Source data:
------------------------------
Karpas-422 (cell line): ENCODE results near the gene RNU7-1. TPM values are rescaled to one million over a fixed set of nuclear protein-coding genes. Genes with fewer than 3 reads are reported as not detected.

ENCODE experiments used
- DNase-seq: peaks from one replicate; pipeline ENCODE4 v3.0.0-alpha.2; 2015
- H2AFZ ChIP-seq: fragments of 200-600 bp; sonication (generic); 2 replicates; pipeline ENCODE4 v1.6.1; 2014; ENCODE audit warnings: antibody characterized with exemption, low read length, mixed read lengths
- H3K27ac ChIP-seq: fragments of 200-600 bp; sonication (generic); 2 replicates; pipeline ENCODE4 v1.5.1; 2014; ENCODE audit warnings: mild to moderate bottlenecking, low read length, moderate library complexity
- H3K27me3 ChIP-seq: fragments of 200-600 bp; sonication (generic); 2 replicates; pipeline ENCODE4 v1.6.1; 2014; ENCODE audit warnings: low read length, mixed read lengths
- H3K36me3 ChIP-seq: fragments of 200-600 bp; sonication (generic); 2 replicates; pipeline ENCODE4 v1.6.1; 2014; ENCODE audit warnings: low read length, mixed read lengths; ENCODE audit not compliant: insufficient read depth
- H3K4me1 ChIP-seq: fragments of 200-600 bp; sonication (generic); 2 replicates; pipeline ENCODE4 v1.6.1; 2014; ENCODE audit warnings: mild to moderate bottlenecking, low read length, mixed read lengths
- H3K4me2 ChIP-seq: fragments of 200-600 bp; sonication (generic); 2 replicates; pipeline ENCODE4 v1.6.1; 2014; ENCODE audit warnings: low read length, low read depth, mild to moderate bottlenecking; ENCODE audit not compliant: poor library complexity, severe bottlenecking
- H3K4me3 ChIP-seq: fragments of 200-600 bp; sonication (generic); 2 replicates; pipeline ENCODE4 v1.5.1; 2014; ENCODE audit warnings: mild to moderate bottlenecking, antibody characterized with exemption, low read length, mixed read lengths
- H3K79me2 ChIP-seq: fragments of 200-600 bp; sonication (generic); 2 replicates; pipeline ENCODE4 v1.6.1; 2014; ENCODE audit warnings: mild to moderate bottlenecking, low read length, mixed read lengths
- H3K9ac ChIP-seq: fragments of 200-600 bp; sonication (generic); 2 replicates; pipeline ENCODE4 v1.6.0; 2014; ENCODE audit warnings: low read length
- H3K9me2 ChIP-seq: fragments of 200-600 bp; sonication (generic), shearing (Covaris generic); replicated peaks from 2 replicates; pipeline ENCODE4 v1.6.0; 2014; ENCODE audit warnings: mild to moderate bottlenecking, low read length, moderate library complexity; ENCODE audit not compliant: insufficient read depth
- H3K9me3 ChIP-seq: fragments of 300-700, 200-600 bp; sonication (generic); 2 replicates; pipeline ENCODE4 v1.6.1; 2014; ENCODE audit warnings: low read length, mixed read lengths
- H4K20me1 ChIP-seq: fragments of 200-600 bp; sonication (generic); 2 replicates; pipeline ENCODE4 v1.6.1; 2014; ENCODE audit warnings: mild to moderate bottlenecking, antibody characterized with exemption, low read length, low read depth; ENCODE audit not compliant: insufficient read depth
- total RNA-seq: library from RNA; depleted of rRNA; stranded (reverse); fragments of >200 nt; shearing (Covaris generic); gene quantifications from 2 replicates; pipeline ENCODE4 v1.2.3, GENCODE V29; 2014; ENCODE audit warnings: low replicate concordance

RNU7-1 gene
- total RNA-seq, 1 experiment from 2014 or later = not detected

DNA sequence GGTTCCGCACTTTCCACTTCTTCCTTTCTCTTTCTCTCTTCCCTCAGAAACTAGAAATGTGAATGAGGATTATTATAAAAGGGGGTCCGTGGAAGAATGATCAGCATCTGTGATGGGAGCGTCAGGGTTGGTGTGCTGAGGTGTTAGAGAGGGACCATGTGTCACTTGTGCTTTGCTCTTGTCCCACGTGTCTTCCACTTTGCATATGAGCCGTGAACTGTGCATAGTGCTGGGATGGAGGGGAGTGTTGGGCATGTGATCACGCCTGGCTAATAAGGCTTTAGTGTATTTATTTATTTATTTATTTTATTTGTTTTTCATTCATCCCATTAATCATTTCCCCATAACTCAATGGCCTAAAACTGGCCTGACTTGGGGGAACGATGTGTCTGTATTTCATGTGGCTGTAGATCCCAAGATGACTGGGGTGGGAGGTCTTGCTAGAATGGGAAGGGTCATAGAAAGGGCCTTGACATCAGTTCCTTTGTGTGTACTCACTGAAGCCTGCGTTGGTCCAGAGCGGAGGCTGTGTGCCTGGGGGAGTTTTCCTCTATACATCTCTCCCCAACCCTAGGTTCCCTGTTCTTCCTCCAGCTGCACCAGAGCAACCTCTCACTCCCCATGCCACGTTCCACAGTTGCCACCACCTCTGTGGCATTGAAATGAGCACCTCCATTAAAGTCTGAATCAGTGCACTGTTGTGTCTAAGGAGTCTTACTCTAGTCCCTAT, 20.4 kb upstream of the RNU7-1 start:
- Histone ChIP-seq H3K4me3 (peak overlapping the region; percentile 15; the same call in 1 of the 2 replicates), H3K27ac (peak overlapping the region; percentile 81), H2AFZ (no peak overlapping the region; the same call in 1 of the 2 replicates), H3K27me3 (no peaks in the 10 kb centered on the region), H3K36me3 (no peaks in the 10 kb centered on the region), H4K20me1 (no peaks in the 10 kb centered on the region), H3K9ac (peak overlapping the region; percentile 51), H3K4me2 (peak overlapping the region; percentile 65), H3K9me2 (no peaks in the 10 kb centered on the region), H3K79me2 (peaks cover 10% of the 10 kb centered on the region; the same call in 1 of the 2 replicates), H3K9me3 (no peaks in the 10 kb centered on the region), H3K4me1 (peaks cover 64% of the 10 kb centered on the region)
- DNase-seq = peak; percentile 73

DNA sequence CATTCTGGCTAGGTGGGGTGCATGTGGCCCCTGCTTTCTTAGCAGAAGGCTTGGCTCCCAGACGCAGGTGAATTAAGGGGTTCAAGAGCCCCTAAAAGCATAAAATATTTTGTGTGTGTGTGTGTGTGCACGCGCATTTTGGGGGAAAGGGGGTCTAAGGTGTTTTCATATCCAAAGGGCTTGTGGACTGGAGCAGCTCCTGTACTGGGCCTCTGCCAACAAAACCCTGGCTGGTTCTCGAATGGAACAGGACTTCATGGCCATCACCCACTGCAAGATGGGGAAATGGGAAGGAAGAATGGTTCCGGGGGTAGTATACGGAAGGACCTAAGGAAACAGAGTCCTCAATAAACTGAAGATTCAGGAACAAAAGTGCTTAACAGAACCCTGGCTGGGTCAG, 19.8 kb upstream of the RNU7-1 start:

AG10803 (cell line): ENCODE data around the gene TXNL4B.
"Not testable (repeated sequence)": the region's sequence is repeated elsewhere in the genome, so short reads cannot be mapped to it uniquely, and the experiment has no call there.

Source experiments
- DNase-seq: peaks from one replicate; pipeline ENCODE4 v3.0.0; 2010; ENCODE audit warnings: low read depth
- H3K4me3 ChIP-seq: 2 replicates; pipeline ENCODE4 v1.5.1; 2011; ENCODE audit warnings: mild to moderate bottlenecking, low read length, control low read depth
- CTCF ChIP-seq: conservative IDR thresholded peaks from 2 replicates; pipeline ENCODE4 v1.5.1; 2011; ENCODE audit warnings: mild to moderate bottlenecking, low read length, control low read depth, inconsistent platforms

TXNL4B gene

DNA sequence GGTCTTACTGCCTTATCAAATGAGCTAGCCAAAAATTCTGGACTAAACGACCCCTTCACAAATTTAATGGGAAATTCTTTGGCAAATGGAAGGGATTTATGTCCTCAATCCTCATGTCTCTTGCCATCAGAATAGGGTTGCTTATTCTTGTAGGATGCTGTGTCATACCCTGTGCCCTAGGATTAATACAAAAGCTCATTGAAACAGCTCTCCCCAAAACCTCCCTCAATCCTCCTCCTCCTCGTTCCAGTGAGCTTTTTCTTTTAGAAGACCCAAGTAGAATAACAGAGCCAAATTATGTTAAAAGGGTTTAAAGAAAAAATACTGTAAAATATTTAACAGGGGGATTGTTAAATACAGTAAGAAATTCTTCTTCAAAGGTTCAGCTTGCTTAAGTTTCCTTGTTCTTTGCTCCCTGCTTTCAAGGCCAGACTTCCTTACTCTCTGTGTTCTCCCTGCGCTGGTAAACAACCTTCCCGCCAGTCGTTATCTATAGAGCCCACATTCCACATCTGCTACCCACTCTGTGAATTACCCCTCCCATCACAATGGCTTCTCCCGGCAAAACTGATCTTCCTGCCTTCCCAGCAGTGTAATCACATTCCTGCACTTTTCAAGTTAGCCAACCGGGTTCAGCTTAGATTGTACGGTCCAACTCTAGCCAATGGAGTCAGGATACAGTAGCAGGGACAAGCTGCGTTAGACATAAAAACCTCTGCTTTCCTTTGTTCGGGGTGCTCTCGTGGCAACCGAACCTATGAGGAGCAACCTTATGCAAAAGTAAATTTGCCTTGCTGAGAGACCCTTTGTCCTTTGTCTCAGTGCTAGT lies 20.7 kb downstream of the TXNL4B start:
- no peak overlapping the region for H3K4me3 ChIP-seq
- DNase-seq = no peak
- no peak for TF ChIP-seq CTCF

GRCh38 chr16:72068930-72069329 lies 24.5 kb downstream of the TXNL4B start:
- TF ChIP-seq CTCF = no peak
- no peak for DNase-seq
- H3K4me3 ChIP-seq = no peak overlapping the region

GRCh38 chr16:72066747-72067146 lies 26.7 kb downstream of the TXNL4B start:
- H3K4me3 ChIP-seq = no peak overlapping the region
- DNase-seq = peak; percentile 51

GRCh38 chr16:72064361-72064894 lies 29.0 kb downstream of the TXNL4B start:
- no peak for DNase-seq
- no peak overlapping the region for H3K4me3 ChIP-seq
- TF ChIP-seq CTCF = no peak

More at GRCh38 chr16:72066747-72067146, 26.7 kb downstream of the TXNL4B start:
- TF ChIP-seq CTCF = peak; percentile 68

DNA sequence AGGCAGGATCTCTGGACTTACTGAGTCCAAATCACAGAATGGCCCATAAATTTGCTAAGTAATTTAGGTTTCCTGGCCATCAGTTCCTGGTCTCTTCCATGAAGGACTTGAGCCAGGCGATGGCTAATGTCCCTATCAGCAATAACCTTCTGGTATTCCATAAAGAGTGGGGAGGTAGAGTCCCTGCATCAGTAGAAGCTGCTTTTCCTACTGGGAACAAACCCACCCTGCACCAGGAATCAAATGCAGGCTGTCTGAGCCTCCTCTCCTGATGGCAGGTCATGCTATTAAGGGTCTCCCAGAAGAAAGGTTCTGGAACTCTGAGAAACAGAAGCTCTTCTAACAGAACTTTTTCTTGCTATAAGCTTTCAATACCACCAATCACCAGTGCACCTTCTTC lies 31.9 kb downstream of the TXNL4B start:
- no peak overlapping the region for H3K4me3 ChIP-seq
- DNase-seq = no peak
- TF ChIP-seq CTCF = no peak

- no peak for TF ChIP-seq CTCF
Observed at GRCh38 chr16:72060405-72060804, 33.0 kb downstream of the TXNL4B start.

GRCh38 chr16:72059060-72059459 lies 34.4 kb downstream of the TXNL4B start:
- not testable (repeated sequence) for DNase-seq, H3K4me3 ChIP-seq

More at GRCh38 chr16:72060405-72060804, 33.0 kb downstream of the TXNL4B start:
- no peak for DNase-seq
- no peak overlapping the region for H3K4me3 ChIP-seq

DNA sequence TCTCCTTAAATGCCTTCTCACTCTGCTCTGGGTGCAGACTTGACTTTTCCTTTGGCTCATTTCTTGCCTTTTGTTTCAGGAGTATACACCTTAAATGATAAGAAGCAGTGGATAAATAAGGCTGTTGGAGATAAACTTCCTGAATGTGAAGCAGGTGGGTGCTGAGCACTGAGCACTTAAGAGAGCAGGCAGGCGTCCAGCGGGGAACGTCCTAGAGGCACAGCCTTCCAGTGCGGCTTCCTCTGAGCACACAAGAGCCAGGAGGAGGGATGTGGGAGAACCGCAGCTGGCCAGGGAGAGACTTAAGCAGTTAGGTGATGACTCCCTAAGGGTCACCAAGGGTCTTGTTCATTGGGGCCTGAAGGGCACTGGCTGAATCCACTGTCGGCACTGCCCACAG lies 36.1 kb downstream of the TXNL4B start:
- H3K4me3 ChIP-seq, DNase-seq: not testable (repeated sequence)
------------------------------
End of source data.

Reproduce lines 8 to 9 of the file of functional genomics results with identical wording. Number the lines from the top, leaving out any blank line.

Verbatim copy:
- H3K4me1 ChIP-seq: fragments of 200-600 bp; sonication (generic); 2 replicates; pipeline ENCODE4 v1.6.1; 2014; ENCODE audit warnings: mild to moderate bottlenecking, low read length, mixed read lengths
- H3K4me2 ChIP-seq: fragments of 200-600 bp; sonication (generic); 2 replicates; pipeline ENCODE4 v1.6.1; 2014; ENCODE audit warnings: low read length, low read depth, mild to moderate bottlenecking; ENCODE audit not compliant: poor library complexity, severe bottlenecking